Thursday, September 29, 2022     Volume: 23, Issue: 31

Santa Maria Sun / News

The following article was posted on April 13th, 2016, in the Santa Maria Sun - Volume 17, Issue 6 [ Submit a Story ]
The following articles were printed from Santa Maria Sun [] - Volume 17, Issue 6

Farmworker housing in Nipomo burns down, arson suspected


UPDATE 4/13/16

The Mads Place development will no longer go forward as temporary farmworker housing, according to a news release from Mads Berry Farms owners Greg and Donna France.

The Frances were purchasing the development to house workers for their strawberry farm, but following last week’s fire and a series of threats via comments on news stories and one mailed letter, the couple has decided to pull the project.

“The crime of arson and continued threats against the property, prospective workers and ourselves has raised our concerns about the ability to ensure the safety of the workers and to maintain a safe environment for the neighbors,” the Frances stated in their news release. “We do not want to see anyone hurt, not our workers and certainly not any of the neighbors.”

Cal Fire officials initially confirmed to the Sun that they suspected arson as the fire’s cause, but after further follow-up, officials clarified that the cause is under investigation and arson is a possibility.

California Strawberry Commission Communications Director Carolyn O’Donnell could not confirm whether the Frances will still purchase the Nipomo development, but they will definitely not be using it for H-2A housing, she said.

“They’re just taking it one step at a time,” O’Donnell said. “At this point in time, they are not going forward with having it be housing for badly needed farmworkers.”

In their release, the Frances said they are offering a $10,000 reward to anyone with information that could lead to an alleged arsonist’s arrest.

A Nipomo house fire last week destroyed an unfinished structure intended for farmworker housing under H-2A, a government program for temporary foreign farmworkers. The cause of fire is still under investigation, but Cal Fire officials told the Sun they suspect arson.

Rick, a neighbor to the development, said he heard an explosion noise before he saw the house become entirely engulfed in flames.

The house was being constructed in a seven-home development called Mads Farm, purchased by Santa Maria farmers Greg and Donna France to house workers for their farm, Mar Vista Berry.

Each of the three-bedroom homes would hold up to 16 residents—a plan that didn’t sit well with some of the development’s neighbors, including Rick, who witnessed the fire and requested the Sun not use his last name.

“I don’t like it, just like everybody else,” Rick said. “I don’t mind the people, don’t get me wrong—but go do this somewhere else.”

He said it didn’t make sense to squeeze 16 people into three bedrooms.

“They’re all going to be men, and I’ve got a little kid here, a little girl,” Rick said.

Rick said he heard an explosion noise late on Wednesday, April 6, and when he went to see what was going on, the house “went up like a Christmas tree.”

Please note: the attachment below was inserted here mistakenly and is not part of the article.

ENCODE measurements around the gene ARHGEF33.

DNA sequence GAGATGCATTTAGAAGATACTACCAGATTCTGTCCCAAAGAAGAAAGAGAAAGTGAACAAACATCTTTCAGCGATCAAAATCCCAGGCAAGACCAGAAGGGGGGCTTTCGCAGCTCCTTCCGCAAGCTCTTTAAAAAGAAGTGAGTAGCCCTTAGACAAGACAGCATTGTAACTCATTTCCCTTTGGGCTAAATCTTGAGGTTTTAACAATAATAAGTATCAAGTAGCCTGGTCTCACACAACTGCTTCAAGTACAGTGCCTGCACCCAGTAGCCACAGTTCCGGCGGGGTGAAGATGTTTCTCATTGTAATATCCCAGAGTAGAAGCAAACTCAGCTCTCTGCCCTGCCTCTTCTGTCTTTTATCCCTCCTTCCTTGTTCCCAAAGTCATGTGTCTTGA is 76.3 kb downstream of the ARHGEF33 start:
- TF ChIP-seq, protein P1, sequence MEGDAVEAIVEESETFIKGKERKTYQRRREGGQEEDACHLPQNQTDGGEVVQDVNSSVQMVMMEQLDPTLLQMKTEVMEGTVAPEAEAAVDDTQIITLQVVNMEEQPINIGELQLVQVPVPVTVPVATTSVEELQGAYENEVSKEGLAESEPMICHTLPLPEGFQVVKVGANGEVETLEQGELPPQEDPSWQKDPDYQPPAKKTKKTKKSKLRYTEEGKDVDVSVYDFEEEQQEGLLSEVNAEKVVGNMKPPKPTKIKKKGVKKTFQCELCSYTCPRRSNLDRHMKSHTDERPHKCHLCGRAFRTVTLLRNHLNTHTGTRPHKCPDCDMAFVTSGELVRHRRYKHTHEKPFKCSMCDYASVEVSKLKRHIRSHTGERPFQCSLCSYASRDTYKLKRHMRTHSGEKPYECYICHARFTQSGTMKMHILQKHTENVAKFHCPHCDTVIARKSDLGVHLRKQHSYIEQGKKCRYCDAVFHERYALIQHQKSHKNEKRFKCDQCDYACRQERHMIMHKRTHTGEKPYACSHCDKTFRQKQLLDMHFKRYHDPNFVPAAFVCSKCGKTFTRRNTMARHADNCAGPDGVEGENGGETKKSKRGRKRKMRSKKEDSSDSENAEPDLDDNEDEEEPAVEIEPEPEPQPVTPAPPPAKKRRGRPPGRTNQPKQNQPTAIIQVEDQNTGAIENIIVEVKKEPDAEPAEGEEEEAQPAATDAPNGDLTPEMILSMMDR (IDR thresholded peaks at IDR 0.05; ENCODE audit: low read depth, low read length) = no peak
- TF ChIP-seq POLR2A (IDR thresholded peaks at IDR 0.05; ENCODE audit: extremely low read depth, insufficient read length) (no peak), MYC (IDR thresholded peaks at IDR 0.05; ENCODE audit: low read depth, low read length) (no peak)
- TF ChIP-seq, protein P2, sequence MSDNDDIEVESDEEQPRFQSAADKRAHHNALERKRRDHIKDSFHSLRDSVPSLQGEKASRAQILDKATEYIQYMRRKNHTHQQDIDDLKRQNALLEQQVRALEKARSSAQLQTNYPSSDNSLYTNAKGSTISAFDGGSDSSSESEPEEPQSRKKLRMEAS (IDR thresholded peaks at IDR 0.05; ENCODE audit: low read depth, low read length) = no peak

Cal Fire said the fire was reported at 11:25 that night, and the blaze was knocked down at 11:51 p.m. The adjacent house, also under construction, was partially burnt as well. No one was hurt in the fire.

Rick said he believed an arsonist, likely someone who opposed the Mads Farm plan, was responsible for the incident.

“It went up too quick,” Rick said. “Something was in there. That thing was engulfed.”

Greg France said at an April 7 press conference that he and Donna, who are currently in the process of purchasing the development, were “stunned” by the fire.

“We are family farmers trying to do the right thing by providing quality housing for our workers, who are visitors to this country,” he said.

He said they would continue cooperating with the law enforcement and fire officials investigating the cause of the fire.

“Our family goal remains the safety of this community,” he said.

Meanwhile, the Western Growers Association condemned the potential arson in a strongly worded press release on April 7.

The release said the H-2A program was the only proper channel for the growers to secure an adequate supply of labor for their fields.

“They had no choice but to turn to the federal H-2A temporary agricultural worker program, after demonstrating that there are not enough U.S. workers who are willing, qualified, and available to do the seasonal agricultural work,” the release said.

The Frances abided by all local, state, and federal housing and transportation requirements in the process.

“It is unconscionable that the principled and lawful actions of this company have been met by an act of criminal violence,” the Western Growers Association release stated. “The actions of those responsible should be condemned by all and must be prosecuted to the full extent of the law.”

Rick said that no matter how upset people are about the Mads Farm plan, arson would be going “a little too far.”

“But they’ll keep doing it, whoever’s doing it,” Rick said. “Someone’s pissed. But that’s just too extreme. You’ve got people here with kids and shit. There’s another way to go about it, I’m sure. That ain’t the way.”

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